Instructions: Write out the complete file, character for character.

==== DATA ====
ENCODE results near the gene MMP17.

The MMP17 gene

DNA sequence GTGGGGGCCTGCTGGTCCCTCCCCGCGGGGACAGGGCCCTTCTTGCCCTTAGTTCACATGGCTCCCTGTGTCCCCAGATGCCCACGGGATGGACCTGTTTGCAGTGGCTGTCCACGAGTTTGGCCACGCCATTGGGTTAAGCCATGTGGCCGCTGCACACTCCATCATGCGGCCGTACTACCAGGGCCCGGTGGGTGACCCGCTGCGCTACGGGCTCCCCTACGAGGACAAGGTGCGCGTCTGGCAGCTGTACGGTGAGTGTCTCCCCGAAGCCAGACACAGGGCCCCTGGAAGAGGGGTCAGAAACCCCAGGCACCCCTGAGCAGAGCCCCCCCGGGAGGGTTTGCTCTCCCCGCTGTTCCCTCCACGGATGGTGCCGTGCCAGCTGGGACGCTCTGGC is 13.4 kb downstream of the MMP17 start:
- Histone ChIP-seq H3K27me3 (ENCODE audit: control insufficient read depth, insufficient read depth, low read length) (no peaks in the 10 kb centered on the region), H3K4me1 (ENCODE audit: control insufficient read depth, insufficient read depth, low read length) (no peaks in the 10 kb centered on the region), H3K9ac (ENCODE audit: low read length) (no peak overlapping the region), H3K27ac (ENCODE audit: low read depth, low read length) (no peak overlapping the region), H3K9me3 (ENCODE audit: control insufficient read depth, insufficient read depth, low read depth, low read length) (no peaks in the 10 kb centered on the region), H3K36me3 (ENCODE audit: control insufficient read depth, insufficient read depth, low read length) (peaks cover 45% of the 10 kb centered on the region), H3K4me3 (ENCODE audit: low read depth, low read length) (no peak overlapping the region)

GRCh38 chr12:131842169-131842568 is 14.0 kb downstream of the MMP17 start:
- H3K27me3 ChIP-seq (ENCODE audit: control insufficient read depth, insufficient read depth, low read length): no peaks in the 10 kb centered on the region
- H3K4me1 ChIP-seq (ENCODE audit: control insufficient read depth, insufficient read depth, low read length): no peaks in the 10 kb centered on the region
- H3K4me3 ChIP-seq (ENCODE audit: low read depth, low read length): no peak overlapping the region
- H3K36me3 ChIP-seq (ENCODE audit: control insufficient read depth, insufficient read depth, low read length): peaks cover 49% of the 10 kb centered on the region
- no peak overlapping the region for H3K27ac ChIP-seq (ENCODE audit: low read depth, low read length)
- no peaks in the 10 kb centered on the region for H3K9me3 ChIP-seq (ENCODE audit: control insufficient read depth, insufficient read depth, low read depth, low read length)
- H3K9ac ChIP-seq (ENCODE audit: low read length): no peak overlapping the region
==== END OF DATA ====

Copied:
ENCODE results near the gene MMP17.

The MMP17 gene

DNA sequence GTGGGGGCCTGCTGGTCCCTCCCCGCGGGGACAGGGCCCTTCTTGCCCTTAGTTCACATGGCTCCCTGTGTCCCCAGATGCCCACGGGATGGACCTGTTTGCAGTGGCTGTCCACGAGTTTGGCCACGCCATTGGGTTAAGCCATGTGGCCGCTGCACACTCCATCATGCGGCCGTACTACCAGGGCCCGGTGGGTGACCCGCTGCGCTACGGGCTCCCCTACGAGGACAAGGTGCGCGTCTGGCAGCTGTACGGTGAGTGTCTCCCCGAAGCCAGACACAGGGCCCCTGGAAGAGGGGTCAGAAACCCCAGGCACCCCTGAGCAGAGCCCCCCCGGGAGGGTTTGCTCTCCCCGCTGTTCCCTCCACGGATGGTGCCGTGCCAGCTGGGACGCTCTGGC is 13.4 kb downstream of the MMP17 start:
- Histone ChIP-seq H3K27me3 (ENCODE audit: control insufficient read depth, insufficient read depth, low read length) (no peaks in the 10 kb centered on the region), H3K4me1 (ENCODE audit: control insufficient read depth, insufficient read depth, low read length) (no peaks in the 10 kb centered on the region), H3K9ac (ENCODE audit: low read length) (no peak overlapping the region), H3K27ac (ENCODE audit: low read depth, low read length) (no peak overlapping the region), H3K9me3 (ENCODE audit: control insufficient read depth, insufficient read depth, low read depth, low read length) (no peaks in the 10 kb centered on the region), H3K36me3 (ENCODE audit: control insufficient read depth, insufficient read depth, low read length) (peaks cover 45% of the 10 kb centered on the region), H3K4me3 (ENCODE audit: low read depth, low read length) (no peak overlapping the region)

GRCh38 chr12:131842169-131842568 is 14.0 kb downstream of the MMP17 start:
- H3K27me3 ChIP-seq (ENCODE audit: control insufficient read depth, insufficient read depth, low read length): no peaks in the 10 kb centered on the region
- H3K4me1 ChIP-seq (ENCODE audit: control insufficient read depth, insufficient read depth, low read length): no peaks in the 10 kb centered on the region
- H3K4me3 ChIP-seq (ENCODE audit: low read depth, low read length): no peak overlapping the region
- H3K36me3 ChIP-seq (ENCODE audit: control insufficient read depth, insufficient read depth, low read length): peaks cover 49% of the 10 kb centered on the region
- no peak overlapping the region for H3K27ac ChIP-seq (ENCODE audit: low read depth, low read length)
- no peaks in the 10 kb centered on the region for H3K9me3 ChIP-seq (ENCODE audit: control insufficient read depth, insufficient read depth, low read depth, low read length)
- H3K9ac ChIP-seq (ENCODE audit: low read length): no peak overlapping the region